JB: I keep going back to this, because I was raised in Concord. You want to understand what these farmers, who were training to be militia and minutemen, used in their daily lives before they became citizen soldiers, and then during the time they were citizen soldiers. At least for me, I want to go through and study what, for example, they cooked with—and then that transfers to archaeology. What we find at these sites tells us what they used in their homes.
TMA: So you’re trying to create a full picture of that period?
JB: Exactly. Trying to, the best we can. When it comes to the American Revolution, we have some written works, some paintings, and some artifacts. For the Civil War, there is much more material—because there were millions of soldiers and there was also photography by then. As you get up to World War II, it is a lot easier to study. With the American Revolutionary War, and even prior to that, the French and Indian War, it is a heck of a lot harder because there is not that much out there. And that for me is kind of the fun part of it.
TMA: I understand you participate in historical reenactments.
JB: Well, that’s also part of learning. In one case, I worked on the filming of the movie Gettysburg as an extra. I was always fascinated with the Civil War too, and had ancestors on both sides and I wanted to learn more about that. It wasn’t necessarily the filming part of it, but the marching. I was just trying to get the experience.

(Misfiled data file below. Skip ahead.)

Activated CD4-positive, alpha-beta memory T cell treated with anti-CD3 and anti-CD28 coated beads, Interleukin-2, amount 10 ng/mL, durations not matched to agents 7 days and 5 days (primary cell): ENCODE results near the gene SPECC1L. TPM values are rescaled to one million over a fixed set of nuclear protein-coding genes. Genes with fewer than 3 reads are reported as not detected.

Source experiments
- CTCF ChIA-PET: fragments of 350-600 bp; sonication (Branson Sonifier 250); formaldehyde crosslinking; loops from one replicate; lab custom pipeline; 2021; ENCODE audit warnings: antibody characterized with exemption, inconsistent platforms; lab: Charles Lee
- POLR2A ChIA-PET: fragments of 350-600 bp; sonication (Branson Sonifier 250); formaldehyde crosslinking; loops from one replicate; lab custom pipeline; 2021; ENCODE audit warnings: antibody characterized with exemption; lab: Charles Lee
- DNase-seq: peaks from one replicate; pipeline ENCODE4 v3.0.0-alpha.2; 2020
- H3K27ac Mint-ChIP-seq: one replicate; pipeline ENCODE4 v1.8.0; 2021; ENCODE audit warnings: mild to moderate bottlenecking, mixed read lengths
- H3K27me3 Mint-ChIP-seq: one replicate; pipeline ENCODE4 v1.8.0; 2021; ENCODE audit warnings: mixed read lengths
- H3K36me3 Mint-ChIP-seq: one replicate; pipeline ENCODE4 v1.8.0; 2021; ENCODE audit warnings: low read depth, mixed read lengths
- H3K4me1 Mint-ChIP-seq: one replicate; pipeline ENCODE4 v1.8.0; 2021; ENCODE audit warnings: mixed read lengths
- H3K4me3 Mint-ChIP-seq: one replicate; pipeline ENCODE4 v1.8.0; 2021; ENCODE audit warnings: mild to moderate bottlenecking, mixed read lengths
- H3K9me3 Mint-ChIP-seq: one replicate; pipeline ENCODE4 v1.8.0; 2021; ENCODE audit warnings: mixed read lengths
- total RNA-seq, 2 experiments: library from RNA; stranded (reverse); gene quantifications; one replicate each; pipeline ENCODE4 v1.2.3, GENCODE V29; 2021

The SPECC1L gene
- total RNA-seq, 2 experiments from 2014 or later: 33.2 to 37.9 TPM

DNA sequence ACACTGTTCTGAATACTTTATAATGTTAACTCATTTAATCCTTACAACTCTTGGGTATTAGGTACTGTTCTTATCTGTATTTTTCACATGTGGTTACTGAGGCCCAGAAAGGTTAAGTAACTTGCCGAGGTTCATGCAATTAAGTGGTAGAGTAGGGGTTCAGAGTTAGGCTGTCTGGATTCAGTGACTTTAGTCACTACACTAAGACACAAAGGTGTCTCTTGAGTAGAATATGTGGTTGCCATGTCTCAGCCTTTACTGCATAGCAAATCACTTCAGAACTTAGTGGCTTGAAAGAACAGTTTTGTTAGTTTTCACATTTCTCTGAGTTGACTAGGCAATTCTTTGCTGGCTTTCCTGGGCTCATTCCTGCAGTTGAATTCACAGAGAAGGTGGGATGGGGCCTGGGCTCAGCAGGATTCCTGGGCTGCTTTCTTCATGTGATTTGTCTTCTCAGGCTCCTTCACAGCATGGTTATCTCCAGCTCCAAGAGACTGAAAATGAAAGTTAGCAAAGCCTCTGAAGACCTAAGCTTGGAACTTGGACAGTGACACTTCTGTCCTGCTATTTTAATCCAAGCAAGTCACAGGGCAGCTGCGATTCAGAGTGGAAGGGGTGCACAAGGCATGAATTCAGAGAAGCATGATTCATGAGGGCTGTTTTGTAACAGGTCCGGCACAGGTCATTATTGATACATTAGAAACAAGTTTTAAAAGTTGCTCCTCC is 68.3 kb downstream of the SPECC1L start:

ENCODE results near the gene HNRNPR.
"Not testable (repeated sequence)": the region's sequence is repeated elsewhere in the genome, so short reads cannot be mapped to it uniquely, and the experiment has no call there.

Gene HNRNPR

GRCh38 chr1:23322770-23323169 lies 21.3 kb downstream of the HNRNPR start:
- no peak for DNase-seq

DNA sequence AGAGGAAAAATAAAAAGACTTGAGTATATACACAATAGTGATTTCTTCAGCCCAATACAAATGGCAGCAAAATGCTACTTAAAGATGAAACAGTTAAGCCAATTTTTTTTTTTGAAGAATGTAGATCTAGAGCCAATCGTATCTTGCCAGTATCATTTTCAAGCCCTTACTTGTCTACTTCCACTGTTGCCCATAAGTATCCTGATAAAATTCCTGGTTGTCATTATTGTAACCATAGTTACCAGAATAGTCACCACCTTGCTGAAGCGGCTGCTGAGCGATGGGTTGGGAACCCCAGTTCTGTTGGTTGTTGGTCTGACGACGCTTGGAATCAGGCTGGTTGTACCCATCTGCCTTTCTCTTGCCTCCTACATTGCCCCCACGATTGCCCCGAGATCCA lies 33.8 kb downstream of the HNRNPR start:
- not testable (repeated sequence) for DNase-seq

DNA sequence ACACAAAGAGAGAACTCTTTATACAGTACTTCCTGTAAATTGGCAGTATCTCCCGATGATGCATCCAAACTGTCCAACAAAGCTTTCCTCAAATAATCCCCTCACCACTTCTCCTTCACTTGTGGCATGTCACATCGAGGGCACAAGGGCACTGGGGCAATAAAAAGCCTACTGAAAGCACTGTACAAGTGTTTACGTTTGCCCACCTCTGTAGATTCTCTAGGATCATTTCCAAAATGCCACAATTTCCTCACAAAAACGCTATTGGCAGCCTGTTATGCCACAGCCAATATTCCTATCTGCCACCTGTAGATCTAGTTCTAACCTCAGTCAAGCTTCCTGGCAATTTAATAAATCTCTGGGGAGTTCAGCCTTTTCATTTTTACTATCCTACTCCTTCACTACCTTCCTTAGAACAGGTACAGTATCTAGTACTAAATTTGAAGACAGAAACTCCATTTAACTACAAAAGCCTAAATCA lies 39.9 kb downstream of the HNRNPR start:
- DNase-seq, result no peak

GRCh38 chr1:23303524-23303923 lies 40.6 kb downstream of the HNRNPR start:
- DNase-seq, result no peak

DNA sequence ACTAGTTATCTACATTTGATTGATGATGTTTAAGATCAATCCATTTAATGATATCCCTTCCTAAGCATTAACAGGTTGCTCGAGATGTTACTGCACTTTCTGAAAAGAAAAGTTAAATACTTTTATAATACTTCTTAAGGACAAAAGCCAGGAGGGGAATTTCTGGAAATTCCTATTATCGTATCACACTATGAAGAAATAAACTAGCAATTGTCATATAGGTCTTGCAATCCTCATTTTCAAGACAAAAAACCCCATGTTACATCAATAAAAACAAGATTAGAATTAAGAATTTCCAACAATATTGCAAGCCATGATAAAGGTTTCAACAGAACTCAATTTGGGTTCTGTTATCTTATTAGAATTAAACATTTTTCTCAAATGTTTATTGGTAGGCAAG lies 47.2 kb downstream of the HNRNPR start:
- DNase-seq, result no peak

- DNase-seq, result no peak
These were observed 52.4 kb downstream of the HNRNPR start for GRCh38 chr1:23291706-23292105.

Primary documentation of the life of a Civil War soldier became a passion, too. I would go to museums and pull out uniforms and study and then replicate them, so that we could try to get a really good picture of how these people lived.
TMA: I also hear you drive around in a vintage military jeep.
JB: I do [chuckles]. I don’t know whether you ever saw the TV show The Rat Patrol. As a little kid, I used to watch it. The show was about two jeep squads roaming around fighting the Germans in North Africa, and I was fascinated with the jeeps. I ended up purchasing one and then spent about ten years restoring it—a 1945 Willys MB. I don’t drive it every day, but whenever I can I get in that thing, start it up, and take it for a spin. It starts up every time. I don’t have that luck with my modern car.
TMA: Did you restore it yourself?
JB: Well, I can’t say I did it all myself. I had a lot of help. I have friends who were great at different mechanical work, or body painting, and I did a lot of the work along with them. There is a master parts list for the jeep. Each bolt on the ’45 Willys is marked with an “EC.” I went to shows and picked up every bolt, and blasted them, and painted them, so that all the bolts you see on that jeep are the correct size and marked properly. I wanted everything to be correct.
It is so much fun to drive around. I used to use the jeep on Memorial Day to take around all the World War II veterans who couldn’t walk through the parade. That was one of the highlights of the year for me. I can get four or five vets jammed into that thing, and—listening to their stories, and hearing them laugh—it just made it all worthwhile to put all the time and effort and money into the thing.